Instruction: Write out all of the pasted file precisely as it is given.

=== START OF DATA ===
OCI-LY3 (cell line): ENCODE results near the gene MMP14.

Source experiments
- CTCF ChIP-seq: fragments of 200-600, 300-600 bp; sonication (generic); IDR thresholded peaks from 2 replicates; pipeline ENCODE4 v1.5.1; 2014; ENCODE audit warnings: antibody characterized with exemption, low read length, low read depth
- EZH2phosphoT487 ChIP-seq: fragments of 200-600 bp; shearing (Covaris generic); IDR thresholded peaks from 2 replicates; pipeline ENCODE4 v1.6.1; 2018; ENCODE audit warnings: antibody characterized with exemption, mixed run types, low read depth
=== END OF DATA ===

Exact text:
OCI-LY3 (cell line): ENCODE results near the gene MMP14.

Source experiments
- CTCF ChIP-seq: fragments of 200-600, 300-600 bp; sonication (generic); IDR thresholded peaks from 2 replicates; pipeline ENCODE4 v1.5.1; 2014; ENCODE audit warnings: antibody characterized with exemption, low read length, low read depth
- EZH2phosphoT487 ChIP-seq: fragments of 200-600 bp; shearing (Covaris generic); IDR thresholded peaks from 2 replicates; pipeline ENCODE4 v1.6.1; 2018; ENCODE audit warnings: antibody characterized with exemption, mixed run types, low read depth